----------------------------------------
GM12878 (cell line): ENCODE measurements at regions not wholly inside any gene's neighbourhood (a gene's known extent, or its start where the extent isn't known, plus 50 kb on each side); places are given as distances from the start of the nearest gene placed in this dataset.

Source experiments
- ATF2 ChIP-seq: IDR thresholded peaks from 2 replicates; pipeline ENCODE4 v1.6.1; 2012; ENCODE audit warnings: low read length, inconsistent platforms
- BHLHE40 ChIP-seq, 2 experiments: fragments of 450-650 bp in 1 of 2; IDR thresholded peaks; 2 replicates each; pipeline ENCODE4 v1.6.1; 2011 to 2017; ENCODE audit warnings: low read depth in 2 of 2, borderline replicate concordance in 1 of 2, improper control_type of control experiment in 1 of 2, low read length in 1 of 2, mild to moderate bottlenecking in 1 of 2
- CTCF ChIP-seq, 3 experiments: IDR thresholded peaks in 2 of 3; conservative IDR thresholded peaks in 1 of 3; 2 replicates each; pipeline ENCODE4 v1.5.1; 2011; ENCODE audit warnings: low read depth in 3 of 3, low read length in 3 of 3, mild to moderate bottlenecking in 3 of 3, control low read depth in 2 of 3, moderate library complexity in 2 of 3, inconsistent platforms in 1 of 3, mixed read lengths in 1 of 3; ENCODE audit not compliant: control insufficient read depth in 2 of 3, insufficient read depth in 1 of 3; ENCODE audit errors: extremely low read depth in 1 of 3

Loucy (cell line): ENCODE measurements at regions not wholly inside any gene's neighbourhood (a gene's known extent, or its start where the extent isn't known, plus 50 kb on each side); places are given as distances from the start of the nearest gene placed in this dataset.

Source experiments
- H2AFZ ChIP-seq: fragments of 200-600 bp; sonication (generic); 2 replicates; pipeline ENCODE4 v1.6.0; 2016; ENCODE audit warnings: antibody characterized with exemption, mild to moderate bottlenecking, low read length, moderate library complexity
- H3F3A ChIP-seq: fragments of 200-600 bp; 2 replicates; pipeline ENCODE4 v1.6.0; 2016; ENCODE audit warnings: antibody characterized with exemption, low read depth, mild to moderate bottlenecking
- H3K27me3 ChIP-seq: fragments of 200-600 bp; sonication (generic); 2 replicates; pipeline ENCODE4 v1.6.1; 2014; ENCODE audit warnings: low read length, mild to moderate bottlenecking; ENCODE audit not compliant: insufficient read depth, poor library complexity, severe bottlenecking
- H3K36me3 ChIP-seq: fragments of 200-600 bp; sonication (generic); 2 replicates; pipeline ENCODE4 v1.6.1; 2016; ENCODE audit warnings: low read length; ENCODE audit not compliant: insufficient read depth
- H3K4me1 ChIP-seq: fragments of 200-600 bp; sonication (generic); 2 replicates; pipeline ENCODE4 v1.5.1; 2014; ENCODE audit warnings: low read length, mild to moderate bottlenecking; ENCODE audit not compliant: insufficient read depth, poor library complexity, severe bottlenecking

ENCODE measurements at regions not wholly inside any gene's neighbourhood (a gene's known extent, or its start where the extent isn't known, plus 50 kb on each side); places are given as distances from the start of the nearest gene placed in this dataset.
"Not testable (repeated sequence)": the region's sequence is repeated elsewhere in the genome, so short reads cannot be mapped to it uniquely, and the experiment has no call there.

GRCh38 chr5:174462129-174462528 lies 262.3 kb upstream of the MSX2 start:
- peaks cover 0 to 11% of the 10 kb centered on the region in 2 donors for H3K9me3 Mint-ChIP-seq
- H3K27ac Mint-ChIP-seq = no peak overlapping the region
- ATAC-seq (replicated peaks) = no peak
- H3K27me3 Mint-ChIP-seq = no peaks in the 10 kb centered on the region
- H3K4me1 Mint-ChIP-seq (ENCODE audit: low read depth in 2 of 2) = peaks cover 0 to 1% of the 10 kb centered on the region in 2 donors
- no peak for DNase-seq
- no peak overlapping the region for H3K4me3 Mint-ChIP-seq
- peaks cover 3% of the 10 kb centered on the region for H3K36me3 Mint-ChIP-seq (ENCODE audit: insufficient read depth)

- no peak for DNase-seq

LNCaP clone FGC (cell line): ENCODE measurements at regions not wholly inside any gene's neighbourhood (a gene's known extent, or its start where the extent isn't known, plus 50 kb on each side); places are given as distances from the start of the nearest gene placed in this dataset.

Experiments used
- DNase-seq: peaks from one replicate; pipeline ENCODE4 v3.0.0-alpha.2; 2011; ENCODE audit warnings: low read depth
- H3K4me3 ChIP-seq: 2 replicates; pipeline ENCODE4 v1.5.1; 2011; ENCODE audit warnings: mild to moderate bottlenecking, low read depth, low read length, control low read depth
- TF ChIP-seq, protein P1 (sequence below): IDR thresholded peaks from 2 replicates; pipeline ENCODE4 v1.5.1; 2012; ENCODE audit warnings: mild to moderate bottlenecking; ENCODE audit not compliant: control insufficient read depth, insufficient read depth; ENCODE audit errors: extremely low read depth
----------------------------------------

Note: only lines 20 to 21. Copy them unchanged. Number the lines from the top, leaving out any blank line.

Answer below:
- H3K4me1 Mint-ChIP-seq (ENCODE audit: low read depth in 2 of 2) = peaks cover 0 to 1% of the 10 kb centered on the region in 2 donors
- no peak for DNase-seq